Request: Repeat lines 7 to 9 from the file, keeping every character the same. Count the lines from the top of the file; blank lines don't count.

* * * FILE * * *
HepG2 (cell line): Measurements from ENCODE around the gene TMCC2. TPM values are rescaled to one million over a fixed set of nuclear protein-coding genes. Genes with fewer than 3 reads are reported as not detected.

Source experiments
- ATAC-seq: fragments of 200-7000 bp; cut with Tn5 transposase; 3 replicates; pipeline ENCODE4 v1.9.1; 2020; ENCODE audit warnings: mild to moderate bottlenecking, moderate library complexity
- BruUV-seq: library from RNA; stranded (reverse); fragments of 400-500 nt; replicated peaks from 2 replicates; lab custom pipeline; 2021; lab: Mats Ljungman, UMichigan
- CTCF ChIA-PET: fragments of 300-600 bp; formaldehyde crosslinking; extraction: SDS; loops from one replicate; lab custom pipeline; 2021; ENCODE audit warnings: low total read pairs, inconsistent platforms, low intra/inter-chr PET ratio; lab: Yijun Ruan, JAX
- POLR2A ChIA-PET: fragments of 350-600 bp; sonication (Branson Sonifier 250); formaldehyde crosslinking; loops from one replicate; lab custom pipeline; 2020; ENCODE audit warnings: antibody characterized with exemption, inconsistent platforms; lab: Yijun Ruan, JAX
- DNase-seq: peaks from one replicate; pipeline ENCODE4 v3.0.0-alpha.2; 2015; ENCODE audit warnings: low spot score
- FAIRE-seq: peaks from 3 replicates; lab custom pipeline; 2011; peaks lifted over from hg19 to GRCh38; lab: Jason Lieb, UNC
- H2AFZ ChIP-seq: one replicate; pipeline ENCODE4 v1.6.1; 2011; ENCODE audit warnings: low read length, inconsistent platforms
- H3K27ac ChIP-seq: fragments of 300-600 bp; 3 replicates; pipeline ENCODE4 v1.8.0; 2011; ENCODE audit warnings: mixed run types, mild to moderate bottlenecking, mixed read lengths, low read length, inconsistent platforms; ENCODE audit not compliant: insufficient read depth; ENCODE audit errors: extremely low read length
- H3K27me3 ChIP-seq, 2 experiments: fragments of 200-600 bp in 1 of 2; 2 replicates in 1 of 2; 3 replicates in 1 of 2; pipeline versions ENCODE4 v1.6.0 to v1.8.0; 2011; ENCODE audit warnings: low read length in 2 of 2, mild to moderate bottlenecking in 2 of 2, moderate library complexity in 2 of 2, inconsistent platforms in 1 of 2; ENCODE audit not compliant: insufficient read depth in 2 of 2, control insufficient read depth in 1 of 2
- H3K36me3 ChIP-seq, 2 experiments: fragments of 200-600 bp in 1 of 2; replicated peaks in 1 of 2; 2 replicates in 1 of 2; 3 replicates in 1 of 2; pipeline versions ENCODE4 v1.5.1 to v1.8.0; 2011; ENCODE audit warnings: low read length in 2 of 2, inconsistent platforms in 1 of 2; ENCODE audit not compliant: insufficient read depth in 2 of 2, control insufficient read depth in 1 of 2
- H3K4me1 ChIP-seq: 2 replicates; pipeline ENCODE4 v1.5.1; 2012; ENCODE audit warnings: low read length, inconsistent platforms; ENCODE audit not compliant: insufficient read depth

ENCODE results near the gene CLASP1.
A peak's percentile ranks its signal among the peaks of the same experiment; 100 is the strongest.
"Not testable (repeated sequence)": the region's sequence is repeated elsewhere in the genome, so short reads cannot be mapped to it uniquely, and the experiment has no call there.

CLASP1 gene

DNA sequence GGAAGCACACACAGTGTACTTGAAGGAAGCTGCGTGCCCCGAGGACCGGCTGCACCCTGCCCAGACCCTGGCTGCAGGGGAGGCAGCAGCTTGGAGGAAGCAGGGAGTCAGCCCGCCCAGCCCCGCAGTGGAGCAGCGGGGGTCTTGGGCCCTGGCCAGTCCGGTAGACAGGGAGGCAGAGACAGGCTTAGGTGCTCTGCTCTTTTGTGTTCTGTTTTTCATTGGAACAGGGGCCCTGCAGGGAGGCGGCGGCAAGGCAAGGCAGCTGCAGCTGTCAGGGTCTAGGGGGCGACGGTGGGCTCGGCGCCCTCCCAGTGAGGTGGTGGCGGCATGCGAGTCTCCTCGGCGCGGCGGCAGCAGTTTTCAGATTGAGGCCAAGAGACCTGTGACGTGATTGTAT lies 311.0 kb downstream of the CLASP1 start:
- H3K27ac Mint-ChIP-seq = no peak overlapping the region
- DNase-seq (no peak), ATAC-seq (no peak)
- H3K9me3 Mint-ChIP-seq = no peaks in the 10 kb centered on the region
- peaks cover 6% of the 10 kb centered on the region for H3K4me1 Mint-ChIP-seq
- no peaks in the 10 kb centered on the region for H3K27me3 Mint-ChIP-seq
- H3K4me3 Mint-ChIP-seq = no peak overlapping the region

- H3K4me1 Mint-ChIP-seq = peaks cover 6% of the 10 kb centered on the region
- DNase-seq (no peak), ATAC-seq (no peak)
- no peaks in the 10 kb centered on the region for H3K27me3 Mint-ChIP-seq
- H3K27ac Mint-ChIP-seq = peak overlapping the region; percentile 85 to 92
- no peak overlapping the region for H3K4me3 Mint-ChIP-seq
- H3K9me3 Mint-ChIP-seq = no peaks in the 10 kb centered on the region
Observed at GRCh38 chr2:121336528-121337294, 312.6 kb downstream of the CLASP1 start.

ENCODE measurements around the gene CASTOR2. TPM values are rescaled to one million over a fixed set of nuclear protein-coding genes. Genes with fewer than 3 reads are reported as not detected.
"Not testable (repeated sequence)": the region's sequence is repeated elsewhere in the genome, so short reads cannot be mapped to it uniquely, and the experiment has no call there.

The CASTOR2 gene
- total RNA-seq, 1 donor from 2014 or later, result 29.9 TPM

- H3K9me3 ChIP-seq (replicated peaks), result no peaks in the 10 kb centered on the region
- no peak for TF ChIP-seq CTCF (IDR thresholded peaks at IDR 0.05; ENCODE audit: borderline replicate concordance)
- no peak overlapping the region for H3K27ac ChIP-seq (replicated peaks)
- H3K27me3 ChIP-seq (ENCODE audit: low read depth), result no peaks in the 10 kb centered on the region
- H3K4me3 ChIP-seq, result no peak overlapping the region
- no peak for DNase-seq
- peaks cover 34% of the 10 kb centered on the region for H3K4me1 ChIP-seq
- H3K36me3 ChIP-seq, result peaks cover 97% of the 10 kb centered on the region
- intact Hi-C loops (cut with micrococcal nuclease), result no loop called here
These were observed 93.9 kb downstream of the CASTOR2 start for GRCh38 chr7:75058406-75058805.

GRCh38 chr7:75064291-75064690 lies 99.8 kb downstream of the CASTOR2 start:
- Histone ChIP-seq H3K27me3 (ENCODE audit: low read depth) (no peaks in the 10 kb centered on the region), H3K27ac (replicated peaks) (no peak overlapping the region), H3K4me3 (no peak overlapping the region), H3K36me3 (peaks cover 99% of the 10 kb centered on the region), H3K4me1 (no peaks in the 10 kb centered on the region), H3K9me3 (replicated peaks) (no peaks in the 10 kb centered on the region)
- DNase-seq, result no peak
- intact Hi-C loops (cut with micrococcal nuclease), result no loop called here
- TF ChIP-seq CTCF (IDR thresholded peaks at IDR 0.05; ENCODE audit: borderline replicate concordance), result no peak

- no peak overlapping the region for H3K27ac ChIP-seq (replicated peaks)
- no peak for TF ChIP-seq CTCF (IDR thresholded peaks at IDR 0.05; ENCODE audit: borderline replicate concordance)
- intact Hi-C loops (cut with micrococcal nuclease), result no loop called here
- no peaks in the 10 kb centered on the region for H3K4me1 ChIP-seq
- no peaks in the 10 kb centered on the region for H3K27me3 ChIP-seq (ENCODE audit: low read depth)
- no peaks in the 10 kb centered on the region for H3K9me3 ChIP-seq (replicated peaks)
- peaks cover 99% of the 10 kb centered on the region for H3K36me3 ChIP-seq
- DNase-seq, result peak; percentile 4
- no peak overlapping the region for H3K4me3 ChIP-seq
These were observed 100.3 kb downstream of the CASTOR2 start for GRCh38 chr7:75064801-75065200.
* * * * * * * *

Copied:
- DNase-seq: peaks from one replicate; pipeline ENCODE4 v3.0.0-alpha.2; 2015; ENCODE audit warnings: low spot score
- FAIRE-seq: peaks from 3 replicates; lab custom pipeline; 2011; peaks lifted over from hg19 to GRCh38; lab: Jason Lieb, UNC
- H2AFZ ChIP-seq: one replicate; pipeline ENCODE4 v1.6.1; 2011; ENCODE audit warnings: low read length, inconsistent platforms